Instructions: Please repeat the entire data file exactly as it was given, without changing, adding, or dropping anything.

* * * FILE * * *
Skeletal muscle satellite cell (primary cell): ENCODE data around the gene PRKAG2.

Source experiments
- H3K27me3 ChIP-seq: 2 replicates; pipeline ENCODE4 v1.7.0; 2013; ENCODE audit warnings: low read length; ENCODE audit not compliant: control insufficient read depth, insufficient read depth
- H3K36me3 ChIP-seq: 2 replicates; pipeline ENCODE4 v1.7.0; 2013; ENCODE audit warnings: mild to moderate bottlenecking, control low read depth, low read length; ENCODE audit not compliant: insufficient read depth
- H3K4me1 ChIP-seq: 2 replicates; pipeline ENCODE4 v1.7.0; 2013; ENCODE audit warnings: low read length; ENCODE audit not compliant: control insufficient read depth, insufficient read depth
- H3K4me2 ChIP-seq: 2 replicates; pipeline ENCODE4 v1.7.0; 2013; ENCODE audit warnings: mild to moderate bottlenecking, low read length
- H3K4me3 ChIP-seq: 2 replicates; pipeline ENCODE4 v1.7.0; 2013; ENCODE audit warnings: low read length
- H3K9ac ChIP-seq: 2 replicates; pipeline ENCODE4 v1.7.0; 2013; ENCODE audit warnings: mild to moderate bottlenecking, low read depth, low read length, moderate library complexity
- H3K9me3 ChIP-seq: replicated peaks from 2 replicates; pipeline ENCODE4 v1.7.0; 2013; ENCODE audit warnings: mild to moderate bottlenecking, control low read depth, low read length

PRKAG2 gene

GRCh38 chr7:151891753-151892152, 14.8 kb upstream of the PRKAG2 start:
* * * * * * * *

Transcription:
Skeletal muscle satellite cell (primary cell): ENCODE data around the gene PRKAG2.

Source experiments
- H3K27me3 ChIP-seq: 2 replicates; pipeline ENCODE4 v1.7.0; 2013; ENCODE audit warnings: low read length; ENCODE audit not compliant: control insufficient read depth, insufficient read depth
- H3K36me3 ChIP-seq: 2 replicates; pipeline ENCODE4 v1.7.0; 2013; ENCODE audit warnings: mild to moderate bottlenecking, control low read depth, low read length; ENCODE audit not compliant: insufficient read depth
- H3K4me1 ChIP-seq: 2 replicates; pipeline ENCODE4 v1.7.0; 2013; ENCODE audit warnings: low read length; ENCODE audit not compliant: control insufficient read depth, insufficient read depth
- H3K4me2 ChIP-seq: 2 replicates; pipeline ENCODE4 v1.7.0; 2013; ENCODE audit warnings: mild to moderate bottlenecking, low read length
- H3K4me3 ChIP-seq: 2 replicates; pipeline ENCODE4 v1.7.0; 2013; ENCODE audit warnings: low read length
- H3K9ac ChIP-seq: 2 replicates; pipeline ENCODE4 v1.7.0; 2013; ENCODE audit warnings: mild to moderate bottlenecking, low read depth, low read length, moderate library complexity
- H3K9me3 ChIP-seq: replicated peaks from 2 replicates; pipeline ENCODE4 v1.7.0; 2013; ENCODE audit warnings: mild to moderate bottlenecking, control low read depth, low read length

PRKAG2 gene

GRCh38 chr7:151891753-151892152, 14.8 kb upstream of the PRKAG2 start: